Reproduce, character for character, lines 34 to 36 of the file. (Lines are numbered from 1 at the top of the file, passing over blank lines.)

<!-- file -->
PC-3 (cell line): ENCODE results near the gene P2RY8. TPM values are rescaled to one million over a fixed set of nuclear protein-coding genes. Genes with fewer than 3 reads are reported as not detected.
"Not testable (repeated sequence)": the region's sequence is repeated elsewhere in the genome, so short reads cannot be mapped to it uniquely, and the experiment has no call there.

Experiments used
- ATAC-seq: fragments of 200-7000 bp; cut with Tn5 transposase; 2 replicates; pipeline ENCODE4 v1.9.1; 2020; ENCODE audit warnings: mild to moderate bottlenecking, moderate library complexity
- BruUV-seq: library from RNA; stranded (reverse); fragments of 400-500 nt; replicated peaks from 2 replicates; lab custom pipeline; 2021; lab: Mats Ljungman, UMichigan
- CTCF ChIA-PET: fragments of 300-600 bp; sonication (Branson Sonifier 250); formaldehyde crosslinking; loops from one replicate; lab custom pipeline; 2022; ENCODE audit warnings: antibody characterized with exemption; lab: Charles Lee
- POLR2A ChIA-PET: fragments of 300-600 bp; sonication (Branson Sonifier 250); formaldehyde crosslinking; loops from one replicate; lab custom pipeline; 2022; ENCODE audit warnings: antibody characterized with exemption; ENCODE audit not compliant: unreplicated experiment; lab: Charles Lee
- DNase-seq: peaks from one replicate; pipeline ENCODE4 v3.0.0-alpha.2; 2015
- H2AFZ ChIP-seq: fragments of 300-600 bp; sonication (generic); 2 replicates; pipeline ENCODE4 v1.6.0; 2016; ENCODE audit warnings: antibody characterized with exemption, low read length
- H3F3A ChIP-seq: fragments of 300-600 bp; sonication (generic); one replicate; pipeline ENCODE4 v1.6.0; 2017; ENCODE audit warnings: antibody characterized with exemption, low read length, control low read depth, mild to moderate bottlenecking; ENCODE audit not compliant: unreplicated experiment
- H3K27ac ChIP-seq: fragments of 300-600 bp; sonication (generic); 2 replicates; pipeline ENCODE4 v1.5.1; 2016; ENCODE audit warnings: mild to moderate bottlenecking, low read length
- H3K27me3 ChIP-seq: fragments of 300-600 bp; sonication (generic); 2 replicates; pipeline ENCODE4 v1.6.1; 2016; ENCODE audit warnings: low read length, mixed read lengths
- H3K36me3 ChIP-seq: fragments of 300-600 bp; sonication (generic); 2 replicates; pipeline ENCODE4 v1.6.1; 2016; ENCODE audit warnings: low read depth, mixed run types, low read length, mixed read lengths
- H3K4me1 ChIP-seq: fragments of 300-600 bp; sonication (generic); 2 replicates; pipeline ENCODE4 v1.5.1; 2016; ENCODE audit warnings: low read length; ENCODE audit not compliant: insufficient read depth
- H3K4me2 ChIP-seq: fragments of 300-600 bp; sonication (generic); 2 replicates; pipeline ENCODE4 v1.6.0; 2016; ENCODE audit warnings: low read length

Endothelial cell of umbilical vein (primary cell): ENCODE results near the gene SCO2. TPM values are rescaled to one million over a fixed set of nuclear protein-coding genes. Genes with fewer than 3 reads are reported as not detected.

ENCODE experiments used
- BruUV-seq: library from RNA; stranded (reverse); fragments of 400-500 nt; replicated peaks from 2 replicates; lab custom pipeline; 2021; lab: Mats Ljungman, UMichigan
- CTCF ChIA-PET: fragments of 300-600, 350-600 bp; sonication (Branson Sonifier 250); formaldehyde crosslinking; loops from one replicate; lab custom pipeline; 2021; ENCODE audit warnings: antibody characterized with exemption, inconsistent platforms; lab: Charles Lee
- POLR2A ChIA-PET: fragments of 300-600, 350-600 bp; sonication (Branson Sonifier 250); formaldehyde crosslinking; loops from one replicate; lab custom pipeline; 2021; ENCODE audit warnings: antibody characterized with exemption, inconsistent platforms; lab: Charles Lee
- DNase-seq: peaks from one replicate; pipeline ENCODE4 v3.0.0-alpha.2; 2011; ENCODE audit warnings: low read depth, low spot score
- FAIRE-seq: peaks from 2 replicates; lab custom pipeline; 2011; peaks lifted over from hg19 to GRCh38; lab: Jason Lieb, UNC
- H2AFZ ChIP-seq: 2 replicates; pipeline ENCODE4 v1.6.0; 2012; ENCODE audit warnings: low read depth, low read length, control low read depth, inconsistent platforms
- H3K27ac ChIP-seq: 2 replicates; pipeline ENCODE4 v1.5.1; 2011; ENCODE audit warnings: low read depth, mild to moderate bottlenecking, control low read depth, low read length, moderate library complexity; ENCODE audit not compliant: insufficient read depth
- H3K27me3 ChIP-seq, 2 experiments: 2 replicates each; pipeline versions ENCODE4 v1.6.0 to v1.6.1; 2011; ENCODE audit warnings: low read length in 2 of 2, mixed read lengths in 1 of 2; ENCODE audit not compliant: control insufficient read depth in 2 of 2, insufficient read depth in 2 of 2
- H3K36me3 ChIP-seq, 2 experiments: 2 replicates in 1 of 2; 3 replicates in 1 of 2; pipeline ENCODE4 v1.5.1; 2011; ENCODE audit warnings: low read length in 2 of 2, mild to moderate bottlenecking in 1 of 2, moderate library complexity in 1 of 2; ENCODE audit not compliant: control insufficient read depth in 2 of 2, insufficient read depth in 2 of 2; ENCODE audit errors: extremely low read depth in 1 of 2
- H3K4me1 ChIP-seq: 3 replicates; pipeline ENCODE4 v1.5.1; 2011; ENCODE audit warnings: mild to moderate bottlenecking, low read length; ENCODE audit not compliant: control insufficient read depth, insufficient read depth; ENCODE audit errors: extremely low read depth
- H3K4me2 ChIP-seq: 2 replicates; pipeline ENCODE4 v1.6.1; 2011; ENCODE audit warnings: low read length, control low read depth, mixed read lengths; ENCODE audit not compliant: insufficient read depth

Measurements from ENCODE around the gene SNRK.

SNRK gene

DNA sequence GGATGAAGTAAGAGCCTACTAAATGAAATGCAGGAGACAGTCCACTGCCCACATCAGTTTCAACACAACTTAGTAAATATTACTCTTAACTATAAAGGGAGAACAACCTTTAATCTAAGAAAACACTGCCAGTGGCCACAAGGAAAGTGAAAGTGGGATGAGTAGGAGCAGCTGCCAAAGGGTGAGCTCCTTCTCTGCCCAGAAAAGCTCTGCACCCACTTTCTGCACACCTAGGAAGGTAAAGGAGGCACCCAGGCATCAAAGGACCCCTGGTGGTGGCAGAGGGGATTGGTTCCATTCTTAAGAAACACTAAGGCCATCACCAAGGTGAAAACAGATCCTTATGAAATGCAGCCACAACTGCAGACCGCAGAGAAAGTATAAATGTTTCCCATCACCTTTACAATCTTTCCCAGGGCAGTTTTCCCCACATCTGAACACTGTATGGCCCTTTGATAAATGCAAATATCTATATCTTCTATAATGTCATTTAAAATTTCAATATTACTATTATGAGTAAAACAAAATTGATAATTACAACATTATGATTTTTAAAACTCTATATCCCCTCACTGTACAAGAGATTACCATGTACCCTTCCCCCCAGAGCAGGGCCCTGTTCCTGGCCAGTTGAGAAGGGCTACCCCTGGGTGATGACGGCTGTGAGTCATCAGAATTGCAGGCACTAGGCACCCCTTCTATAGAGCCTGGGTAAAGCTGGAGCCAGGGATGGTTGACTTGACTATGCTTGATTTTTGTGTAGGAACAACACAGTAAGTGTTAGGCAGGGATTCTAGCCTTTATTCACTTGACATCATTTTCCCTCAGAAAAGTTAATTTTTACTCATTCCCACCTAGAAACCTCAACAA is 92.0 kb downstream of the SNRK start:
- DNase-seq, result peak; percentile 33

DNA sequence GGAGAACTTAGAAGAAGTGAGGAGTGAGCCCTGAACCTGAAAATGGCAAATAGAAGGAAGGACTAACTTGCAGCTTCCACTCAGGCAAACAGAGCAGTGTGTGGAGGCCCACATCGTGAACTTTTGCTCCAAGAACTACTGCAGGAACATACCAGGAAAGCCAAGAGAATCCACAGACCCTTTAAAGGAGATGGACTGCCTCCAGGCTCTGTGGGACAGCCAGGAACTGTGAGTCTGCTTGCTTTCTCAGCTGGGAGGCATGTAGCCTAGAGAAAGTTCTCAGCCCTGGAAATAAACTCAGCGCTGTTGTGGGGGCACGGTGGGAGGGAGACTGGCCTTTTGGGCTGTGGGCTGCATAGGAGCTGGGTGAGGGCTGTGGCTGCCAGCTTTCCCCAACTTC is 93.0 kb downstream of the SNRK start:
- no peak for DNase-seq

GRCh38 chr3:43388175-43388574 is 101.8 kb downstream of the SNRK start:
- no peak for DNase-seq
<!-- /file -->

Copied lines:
- no peak for DNase-seq

GRCh38 chr3:43388175-43388574 is 101.8 kb downstream of the SNRK start:
- no peak for DNase-seq